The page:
These Chocolate Protein Muffins are just what you need for a simple, low carb breakfast option. They are great for meal prep, kid friendly, dairy free, grain free and taste like cake! Yes, cake! (Although, admittedly not quite as sweet.)
These high protein muffins are soft, fluffy and moist. They're made with almond flour and my favorite pea protein. In addition, they are low in sugar, healthy, and taste amazing.
Truthfully, protein muffins are my favorite type of muffin. But, believe it or not, this is the first chocolate protein muffin recipe I've put up on my site!
Now, I love anything chocolate. And I love muffins. But this is the first time I've sat down and created a chocolate protein powder muffin recipe. The results? Amazing!
Eating these protein muffins is like eating cake. Yet, they are healthy, low in sugar and high in protein. You won't be disappointed. Unless, perhaps chocolate or muffins aren't your thing 😉
Protein Muffin Recipe Highlights
Here are the facts... these muffins are:
- grain free and gluten free
- Paleo friendly
- dairy free (no whey or milk)
- super moist (thanks to the addition of pumpkin puree)
- low carb (made with almond flour and protein powder)
- healthy but delicious
These easy chocolate protein powder muffins are quick to make, satisfying yet healthy and can be enjoyed any time of day. Eat them on your way out the door for breakfast, pop them in school lunches or dress them up with some coconut whipped cream for dessert. Any way you eat them, they're sure to be enjoyed!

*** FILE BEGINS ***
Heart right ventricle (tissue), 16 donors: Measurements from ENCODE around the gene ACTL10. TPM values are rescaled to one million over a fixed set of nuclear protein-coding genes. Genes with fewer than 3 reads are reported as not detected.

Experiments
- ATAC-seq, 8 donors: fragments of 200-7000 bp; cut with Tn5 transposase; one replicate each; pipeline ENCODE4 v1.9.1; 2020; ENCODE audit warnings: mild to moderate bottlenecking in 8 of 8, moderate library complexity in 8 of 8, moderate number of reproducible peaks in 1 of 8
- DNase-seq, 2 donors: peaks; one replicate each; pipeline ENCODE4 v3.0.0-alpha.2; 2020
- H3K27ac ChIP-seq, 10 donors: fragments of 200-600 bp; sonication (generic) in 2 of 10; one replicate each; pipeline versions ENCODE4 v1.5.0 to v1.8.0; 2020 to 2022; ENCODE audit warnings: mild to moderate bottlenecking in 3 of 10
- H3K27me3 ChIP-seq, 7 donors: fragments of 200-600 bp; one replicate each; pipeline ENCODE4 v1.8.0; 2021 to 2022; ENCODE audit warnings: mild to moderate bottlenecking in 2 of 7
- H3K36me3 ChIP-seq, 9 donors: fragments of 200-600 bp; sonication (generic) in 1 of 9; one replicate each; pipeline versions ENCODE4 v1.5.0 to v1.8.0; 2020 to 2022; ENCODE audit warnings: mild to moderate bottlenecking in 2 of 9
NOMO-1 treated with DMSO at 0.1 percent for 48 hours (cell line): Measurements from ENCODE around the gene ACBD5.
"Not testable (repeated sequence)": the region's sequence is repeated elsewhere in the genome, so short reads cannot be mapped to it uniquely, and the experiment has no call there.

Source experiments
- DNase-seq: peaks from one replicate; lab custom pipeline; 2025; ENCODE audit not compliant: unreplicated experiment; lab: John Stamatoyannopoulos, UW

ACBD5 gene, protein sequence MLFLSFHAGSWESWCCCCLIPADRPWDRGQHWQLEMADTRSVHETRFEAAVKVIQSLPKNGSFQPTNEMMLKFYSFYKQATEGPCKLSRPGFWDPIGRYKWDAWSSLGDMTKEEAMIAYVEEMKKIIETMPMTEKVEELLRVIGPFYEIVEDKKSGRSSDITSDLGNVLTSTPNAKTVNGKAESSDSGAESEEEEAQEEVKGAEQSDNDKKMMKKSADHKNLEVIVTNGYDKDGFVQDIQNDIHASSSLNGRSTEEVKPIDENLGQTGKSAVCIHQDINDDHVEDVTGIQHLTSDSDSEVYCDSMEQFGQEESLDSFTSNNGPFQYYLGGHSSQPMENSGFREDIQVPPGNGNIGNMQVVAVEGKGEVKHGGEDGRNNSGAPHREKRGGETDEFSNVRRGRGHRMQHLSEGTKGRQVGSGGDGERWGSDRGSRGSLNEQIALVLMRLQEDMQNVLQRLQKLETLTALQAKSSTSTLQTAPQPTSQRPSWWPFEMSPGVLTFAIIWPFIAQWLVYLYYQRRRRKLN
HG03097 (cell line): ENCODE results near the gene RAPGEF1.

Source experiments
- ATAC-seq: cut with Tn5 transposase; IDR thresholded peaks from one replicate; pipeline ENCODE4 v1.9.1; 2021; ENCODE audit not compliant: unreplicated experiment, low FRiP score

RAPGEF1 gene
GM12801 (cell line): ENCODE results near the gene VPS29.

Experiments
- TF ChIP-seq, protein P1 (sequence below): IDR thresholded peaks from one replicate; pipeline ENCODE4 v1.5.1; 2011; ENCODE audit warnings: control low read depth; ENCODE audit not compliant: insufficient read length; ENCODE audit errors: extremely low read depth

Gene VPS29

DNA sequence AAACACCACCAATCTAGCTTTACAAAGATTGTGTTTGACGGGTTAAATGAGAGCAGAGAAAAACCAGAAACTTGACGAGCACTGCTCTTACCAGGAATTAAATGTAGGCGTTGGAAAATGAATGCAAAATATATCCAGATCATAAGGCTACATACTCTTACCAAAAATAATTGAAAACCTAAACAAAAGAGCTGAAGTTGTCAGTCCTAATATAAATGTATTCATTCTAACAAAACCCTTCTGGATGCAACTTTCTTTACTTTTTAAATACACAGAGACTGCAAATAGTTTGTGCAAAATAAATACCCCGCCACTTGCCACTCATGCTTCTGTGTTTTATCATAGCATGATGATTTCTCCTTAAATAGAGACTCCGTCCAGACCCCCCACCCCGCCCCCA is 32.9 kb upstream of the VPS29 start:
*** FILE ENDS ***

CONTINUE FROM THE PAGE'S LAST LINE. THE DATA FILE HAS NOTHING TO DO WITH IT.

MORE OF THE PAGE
Ingredients in Chocolate Protein Muffins
These almond flour protein muffins are made with a combination of grain free flours, protein powder, eggs and a few other simple baking ingredients. These muffins are low carb, high protein and low in sugar.
Grain Free Flours
The three necessary flours for this protein powder muffin recipe include: almond flour, tapioca flour/starch and cacao powder. In combination, these three ingredients create a fluffy, moist and airy muffin.
The only substitutions would be to replace the tapioca flour with arrowroot starch and the cacao powder with cocoa powder. Either (or both) of these substitutions shouldn't have much affect on the overall taste or texture of the muffins. Just be sure to measure by weight!
My number one choice for protein powder is Nuzest. Their protein powder is:
- made from premium European Golden Peas
- contains 20 grams of protein per serving
- is low in fat, carbs and sugar
- free of all common allergens
- easy to digest
I see this protein as the perfect Paleo protein powder because it is grain free, low in sugar, doesn't contain any fillers, is easy to digest, bakes well and tastes great.
For this recipe, I used the Nuzest Rich Chocolate. However, any Nuzest flavor will work. (My favorite flavor is the Smooth Vanilla.)
Eggs are necessary! I love creating Vegan recipes, but egg substitutes will not work well for these chocolate muffins.
Although sweetener isn't required, I suggest adding a little bit to give these muffins more flavor. This chocolate protein muffin recipe is sweetened with maple syrup - a great Paleo friendly option.